By Ismail Auwal 

The abductors of the 29 students of the Federal College of Forestry Mechanisation, Afaka, Kaduna, has on Friday, threatened to kill the victims that are still in their custody.

This is coming after the Kaduna State Government has shown unwillingness to meet their demand of N300 million ransom.

The abductors have earlier freed 10 out of the 39 students abducted from the school on March 11, following what sources said was payment of ransom by some parents.

The Governor of Kaduna State, Mallam Nasir El-Rufai insisted that the Government would not negotiate with the bandits.

At a press conference in Kaduna yesterday, the spokesman of the parents, Friday Sanni confirmed receiving threats via telephone from the bandits to kill the remaining 29 abductees who have now spent 37 days in the dungeon of the criminals.

“We are calling on Nigerians, non-governmental organisations, charity organisations and donors to come to our aid in donating to rescue our children. We don’t know what is happening to them.

“The bandits have threatened to kill our children if we play with them. The other time, they said they will marry the female and kill the men and that a time will come when even if we bring the money, the money will not be useful.”

He said since the government claimed security agents rescued the two batches of 10 students earlier released, they should do something about the remaining students.

Sanni added, “The government has said any parent who negotiate with the bandits will be prosecuted but most of the parents are already arrested emotionally, our children today are faced with AK 47 guns on them. The fate of our children is what we don’t know; they have spent 36 days without clothing, food, clean drinking water or bathing.”

He said the parents would continue to find a way of reaching out to the bandits.

Sanni said, “We will continue to protest, no matter the number of security forces. The highest is death and we are ready to sacrifice that for our children who have promising futures.”

Sources among the parents said the bandits were earlier given N17 million for the release of all the 39 students following negotiations, “but after they collected the money, they changed their mind, saying it was too small and decided to release only 10 of the students.”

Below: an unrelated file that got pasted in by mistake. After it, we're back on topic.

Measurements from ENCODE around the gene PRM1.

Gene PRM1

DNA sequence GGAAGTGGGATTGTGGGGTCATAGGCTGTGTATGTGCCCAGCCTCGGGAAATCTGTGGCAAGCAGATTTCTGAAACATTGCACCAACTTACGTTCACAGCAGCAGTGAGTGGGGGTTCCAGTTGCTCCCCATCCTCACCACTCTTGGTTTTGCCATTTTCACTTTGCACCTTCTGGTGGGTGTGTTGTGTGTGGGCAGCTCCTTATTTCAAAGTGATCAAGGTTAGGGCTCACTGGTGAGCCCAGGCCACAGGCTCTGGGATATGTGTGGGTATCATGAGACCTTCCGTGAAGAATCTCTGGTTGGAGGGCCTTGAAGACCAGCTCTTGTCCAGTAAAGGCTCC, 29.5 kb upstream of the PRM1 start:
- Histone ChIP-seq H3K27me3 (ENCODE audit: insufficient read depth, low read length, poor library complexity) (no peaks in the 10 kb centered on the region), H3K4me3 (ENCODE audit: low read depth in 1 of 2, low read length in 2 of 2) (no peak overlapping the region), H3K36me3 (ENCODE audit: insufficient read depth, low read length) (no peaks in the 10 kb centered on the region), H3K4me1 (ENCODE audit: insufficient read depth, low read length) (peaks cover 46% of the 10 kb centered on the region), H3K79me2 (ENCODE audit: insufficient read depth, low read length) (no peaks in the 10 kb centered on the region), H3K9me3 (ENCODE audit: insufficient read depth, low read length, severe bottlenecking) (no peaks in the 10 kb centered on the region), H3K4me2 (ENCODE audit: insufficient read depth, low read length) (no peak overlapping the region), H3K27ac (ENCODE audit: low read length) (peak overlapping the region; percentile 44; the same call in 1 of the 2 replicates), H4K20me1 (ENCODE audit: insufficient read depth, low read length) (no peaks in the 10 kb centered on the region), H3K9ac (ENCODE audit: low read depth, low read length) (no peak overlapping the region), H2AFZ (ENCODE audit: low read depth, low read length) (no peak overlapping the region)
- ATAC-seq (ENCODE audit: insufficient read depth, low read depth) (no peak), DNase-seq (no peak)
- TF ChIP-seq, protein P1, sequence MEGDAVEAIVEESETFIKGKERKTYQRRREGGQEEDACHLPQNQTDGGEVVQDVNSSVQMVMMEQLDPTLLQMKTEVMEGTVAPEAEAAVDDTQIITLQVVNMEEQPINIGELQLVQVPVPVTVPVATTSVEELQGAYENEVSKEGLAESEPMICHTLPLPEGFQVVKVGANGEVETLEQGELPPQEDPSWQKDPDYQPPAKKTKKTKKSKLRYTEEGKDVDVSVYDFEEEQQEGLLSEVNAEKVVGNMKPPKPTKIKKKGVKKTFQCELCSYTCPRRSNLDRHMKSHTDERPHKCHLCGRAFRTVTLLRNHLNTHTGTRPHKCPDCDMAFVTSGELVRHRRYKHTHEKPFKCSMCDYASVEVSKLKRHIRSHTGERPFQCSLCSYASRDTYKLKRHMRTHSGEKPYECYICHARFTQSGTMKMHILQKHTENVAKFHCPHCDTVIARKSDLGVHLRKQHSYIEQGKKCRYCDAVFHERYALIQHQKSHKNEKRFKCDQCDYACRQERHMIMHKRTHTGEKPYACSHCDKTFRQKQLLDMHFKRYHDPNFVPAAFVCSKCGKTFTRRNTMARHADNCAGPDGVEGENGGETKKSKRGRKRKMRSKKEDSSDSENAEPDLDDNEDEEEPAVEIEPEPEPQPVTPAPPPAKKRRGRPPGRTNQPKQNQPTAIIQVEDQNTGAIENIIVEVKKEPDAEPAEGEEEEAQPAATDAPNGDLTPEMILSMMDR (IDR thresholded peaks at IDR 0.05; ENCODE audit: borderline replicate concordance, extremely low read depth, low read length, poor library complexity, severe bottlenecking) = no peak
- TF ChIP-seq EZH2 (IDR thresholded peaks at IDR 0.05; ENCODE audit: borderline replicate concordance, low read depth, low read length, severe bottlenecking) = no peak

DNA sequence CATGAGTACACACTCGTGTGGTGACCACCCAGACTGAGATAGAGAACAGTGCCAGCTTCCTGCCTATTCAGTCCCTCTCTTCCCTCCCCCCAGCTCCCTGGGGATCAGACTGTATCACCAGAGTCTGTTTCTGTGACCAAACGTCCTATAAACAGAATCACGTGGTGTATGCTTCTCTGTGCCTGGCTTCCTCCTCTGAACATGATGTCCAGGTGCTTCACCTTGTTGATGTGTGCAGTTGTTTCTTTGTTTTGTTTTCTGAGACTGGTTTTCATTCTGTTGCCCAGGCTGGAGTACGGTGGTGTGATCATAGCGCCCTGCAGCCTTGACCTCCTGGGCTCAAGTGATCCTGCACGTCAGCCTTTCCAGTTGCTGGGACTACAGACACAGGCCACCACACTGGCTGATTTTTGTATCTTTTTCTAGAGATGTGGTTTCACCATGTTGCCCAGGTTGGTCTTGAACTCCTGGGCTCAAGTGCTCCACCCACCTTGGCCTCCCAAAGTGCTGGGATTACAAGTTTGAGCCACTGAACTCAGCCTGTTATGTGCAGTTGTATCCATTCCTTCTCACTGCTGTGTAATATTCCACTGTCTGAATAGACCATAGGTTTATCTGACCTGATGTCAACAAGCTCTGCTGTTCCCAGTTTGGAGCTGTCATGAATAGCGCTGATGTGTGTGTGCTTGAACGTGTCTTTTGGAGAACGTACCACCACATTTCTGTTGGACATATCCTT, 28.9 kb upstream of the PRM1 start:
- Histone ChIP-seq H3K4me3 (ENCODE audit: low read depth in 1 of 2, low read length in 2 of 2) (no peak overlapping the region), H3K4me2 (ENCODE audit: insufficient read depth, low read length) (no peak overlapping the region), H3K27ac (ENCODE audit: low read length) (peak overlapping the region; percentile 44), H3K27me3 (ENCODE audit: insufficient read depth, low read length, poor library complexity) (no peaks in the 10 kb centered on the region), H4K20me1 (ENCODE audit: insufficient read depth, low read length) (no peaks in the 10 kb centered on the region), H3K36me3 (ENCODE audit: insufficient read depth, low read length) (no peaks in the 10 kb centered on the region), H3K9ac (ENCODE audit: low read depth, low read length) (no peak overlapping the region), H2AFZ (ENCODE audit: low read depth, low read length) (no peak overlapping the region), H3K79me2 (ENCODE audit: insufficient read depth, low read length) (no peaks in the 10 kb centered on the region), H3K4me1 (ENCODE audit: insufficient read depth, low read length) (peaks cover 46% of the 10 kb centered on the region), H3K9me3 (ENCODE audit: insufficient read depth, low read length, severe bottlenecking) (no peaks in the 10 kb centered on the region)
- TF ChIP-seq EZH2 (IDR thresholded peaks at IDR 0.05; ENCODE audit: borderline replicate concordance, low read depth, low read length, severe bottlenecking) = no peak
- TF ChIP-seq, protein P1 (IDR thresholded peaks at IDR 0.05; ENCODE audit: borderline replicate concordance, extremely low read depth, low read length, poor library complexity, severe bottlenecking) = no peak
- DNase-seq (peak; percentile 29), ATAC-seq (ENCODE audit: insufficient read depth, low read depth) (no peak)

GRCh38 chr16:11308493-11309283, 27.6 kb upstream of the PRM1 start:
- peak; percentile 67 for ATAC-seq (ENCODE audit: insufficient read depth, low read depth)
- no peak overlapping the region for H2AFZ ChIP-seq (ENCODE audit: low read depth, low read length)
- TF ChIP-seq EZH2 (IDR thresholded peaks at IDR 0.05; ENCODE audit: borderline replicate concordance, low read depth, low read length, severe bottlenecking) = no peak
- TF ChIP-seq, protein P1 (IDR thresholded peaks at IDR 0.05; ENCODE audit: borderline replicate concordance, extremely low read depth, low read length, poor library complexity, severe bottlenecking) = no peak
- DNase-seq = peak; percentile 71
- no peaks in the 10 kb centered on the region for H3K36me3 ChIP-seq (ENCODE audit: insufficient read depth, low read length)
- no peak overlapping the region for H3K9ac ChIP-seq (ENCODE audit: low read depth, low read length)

The source said negotiations with the bandits by parents were still going on.

In a statement after the briefing by the parents, the Kaduna State Commissioner for Internal Security and Home Affairs, Samuel Aruwan, said the government would not succumb to “emotional blackmail” regarding the fate of the abducted students.

“The Governor will continue to work hard until banditry is contained, without succumbing to emotional blackmail and gradual politicisation of the unfortunate situation,” Aruwan said.

The Commissioner denied reports that Governor El-Rufai threatened to prosecute the parents of the abductees for negotiating with the bandits.

The Governor had vowed that he would not negotiate nor pay ransom to bandits and that anyone that negotiates with bandits on behalf of the state government would be arrested and prosecuted.

Aruwan clarified, saying: “Contrary to the mischief in some sections of the media, the bond between the Governor of Kaduna State, Malam Nasir El-Rufai and the parents of the abducted students of Federal College of Forestry Mechanisation, and other citizens in captivity, is rooted with deep empathy amidst spirited efforts to secure them.

“The Governor will continue to work hard until banditry is contained. Some section of the media has been reporting purported threat by the governor to prosecute parents of the abducted students, which is simply false and deeply mischievous.

“The Government statement in question was a warning to impostors who have been presenting themselves as government-appointed emissaries to negotiate with bandits across the state and has nothing to do with the parents or relatives of the abducted students or any other person in captivity.”

He said the State Government would not join issues with the parents “whose pain is understandable, and with whom we share the common goal of the return of all the abducted students.”

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